- A record-high 39% of Turks are considered "suffering"
- Record-low 37% approved of national government in December
WASHINGTON, D.C. -- Inflation in Turkey hit a two-decade high of almost 70% in April, as prices of food and other necessities rose even higher. This is placing further pressure on Turkish adults, who were already feeling economic pain. Gallup's surveys in December 2021 found nearly four in 10 Turks rating their lives poorly enough to be considered "suffering," the highest percentage in more than 15 years.
Gallup classifies individuals as "thriving," "struggling" or "suffering," according to how they rate their current and future lives on a ladder scale with steps numbered from 0 to 10, based on the Cantril Self-Anchoring Striving Scale. Those who rate their current lives and anticipated lives in five years a 4 or lower are classified as suffering.
Inflation Battered Turks' Incomes Even Before Recent Challenges
In December of last year, a majority of Turkish adults (56%) reported finding it difficult or very difficult to get by on their household income, 17 percentage points higher than in December 2020, during the height of the COVID-19 pandemic, and higher than at any time since 2013.
Recent economic challenges have only further exacerbated this pain. Russia's invasion of Ukraine -- Turkey's Black Sea neighbor and key to the country's food supply -- has spiked commodity prices and introduced further instability to global energy and food markets. In the face of these rising prices, the Turkish government has continued to pursue a strategy of maintaining low interest rates, rather than raising them, as would be typical in an effort to combat inflation.
Living Standards Drop as Cost of Food Prohibitive for Many
From fall 2021 through the end of the year, roughly six in 10 Turks reported there had been times in the past year when they did not have enough money to afford food. This is the highest level in Gallup's trend and well above the 35% who said they had lacked money for food in the previous 12 months in December 2020.
Just as record levels of adults in Turkey report difficulty affording food, satisfaction with living standards similarly crashed to all-time lows late last year. Satisfaction with living standards has roughly halved since 2017, when it stood at 68%, before falling to 34% in October 2021.
Turkey's Poor Economy Erodes Confidence in Government
Amid the economic fallout, confidence in Turkey's national government bottomed out at 37% in December 2021, the lowest mark since Gallup began polling the country in 2005 and a low ebb in the ruling Justice and Development Party's (AKP's) tenure. Turks' level of confidence in their government in December marked an 18-point decline from 2020, when Turkey avoided some of the worst economic fallout from the global pandemic.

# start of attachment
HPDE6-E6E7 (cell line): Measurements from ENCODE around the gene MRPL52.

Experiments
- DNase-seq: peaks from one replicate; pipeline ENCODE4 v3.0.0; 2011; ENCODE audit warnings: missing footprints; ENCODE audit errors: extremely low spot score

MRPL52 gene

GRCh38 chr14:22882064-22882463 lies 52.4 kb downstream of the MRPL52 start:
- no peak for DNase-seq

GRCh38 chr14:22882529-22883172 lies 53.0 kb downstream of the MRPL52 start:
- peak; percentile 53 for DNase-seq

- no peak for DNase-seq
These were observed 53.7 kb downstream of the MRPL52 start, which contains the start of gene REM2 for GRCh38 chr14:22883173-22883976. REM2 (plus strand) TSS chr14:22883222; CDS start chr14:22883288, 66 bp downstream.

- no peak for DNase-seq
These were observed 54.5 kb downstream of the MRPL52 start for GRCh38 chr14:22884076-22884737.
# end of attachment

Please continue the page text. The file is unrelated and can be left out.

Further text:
In power since 2002, the AKP earned the confidence of 49% or more of Turks from 2007-2020. This level of confidence was based at least partly on strong economic growth, led by liberal economic policies and technocratic expertise. From 2005-2020, Turkish GDP growth tended to significantly outstrip global growth.
The government's ineffective response to a slowing economy in recent years has shaken confidence among both investors and the Turkish population to record lows not seen since the banking crisis that first brought the AKP to power.
Turkey's quinquennial parliamentary and presidential elections in June 2023 are just over a year away, yet the country's ailing economy is already taking center stage, providing a new opening for the country's opposition parties and affecting government policies far beyond Turkey's central bank.
President Tayyip Erdogan's attempted rapprochement with Gulf monarchies and Israel, and even normalization discussions with Armenia, can all be seen from the standpoint of Turkey's current economic weakness and the need to acquire foreign investment and trade deals. Meanwhile, plummeting living standards have aggravated tensions over immigration in the world's largest refugee host country, as both the government and its main opposition have vowed -- unrealistically -- to relocate millions of Syrians to northwest Syria, where Turkish-backed militias hold power.
To a certain degree, the economic challenges facing Turkey are being shaped by global trends beyond its control. Surging inflation has proven a thorny issue for policymakers in many countries in the pandemic-recovery era, while disruptions from the Ukraine-Russia conflict have reverberated in commodities markets far beyond Turkey. Yet, Ankara's monetary policies have been seen as only further fanning the flames of inflation in a crisis largely of its own making. Turks now rate their lives and their living standards worse than at any time in 16 years of polling, but the consequences of this crisis may eventually reach beyond Turks' pocketbooks.
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